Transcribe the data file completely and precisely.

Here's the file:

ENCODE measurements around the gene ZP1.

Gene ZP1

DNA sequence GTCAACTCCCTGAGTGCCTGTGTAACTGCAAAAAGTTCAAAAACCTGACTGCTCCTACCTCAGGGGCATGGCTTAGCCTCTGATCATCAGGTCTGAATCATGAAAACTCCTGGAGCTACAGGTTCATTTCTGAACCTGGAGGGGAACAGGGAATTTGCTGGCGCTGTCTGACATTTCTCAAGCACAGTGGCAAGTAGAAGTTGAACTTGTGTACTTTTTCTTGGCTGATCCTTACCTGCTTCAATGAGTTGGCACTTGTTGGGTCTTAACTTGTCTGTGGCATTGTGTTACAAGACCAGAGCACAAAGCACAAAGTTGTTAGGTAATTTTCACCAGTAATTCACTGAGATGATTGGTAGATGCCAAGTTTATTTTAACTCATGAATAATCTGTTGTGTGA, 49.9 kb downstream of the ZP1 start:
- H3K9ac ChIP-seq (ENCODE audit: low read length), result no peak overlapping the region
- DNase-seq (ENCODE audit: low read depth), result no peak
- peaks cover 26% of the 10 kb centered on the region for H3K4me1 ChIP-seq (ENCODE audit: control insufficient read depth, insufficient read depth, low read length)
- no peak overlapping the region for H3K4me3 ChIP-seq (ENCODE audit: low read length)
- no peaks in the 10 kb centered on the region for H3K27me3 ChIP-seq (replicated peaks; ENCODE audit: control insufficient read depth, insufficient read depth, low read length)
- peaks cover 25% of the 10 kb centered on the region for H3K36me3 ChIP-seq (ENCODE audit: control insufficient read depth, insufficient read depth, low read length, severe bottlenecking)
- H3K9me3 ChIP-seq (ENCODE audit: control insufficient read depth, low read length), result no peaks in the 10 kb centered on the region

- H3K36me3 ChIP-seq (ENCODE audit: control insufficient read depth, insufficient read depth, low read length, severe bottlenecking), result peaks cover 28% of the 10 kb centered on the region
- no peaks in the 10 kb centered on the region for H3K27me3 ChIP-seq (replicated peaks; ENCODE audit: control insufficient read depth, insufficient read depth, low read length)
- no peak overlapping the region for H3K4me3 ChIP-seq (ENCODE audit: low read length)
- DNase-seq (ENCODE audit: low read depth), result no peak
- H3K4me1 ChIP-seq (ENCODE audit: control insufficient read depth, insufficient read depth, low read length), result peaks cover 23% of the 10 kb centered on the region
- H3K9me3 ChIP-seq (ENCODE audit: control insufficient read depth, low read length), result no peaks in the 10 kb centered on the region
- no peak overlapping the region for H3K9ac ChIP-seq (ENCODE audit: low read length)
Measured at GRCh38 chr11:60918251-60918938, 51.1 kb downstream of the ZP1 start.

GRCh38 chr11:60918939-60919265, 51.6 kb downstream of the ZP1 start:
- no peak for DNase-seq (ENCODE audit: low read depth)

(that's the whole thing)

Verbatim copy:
ENCODE measurements around the gene ZP1.

Gene ZP1

DNA sequence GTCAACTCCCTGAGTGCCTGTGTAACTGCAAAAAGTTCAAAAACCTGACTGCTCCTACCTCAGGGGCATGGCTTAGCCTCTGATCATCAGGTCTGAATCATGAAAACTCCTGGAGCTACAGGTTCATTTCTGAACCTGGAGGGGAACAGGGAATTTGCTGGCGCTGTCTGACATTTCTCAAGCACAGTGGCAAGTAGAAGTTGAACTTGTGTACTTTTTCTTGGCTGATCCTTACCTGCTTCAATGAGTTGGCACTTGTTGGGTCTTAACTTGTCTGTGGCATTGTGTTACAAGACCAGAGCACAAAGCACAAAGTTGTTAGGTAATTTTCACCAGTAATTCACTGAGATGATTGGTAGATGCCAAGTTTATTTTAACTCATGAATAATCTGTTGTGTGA, 49.9 kb downstream of the ZP1 start:
- H3K9ac ChIP-seq (ENCODE audit: low read length), result no peak overlapping the region
- DNase-seq (ENCODE audit: low read depth), result no peak
- peaks cover 26% of the 10 kb centered on the region for H3K4me1 ChIP-seq (ENCODE audit: control insufficient read depth, insufficient read depth, low read length)
- no peak overlapping the region for H3K4me3 ChIP-seq (ENCODE audit: low read length)
- no peaks in the 10 kb centered on the region for H3K27me3 ChIP-seq (replicated peaks; ENCODE audit: control insufficient read depth, insufficient read depth, low read length)
- peaks cover 25% of the 10 kb centered on the region for H3K36me3 ChIP-seq (ENCODE audit: control insufficient read depth, insufficient read depth, low read length, severe bottlenecking)
- H3K9me3 ChIP-seq (ENCODE audit: control insufficient read depth, low read length), result no peaks in the 10 kb centered on the region

- H3K36me3 ChIP-seq (ENCODE audit: control insufficient read depth, insufficient read depth, low read length, severe bottlenecking), result peaks cover 28% of the 10 kb centered on the region
- no peaks in the 10 kb centered on the region for H3K27me3 ChIP-seq (replicated peaks; ENCODE audit: control insufficient read depth, insufficient read depth, low read length)
- no peak overlapping the region for H3K4me3 ChIP-seq (ENCODE audit: low read length)
- DNase-seq (ENCODE audit: low read depth), result no peak
- H3K4me1 ChIP-seq (ENCODE audit: control insufficient read depth, insufficient read depth, low read length), result peaks cover 23% of the 10 kb centered on the region
- H3K9me3 ChIP-seq (ENCODE audit: control insufficient read depth, low read length), result no peaks in the 10 kb centered on the region
- no peak overlapping the region for H3K9ac ChIP-seq (ENCODE audit: low read length)
Measured at GRCh38 chr11:60918251-60918938, 51.1 kb downstream of the ZP1 start.

GRCh38 chr11:60918939-60919265, 51.6 kb downstream of the ZP1 start:
- no peak for DNase-seq (ENCODE audit: low read depth)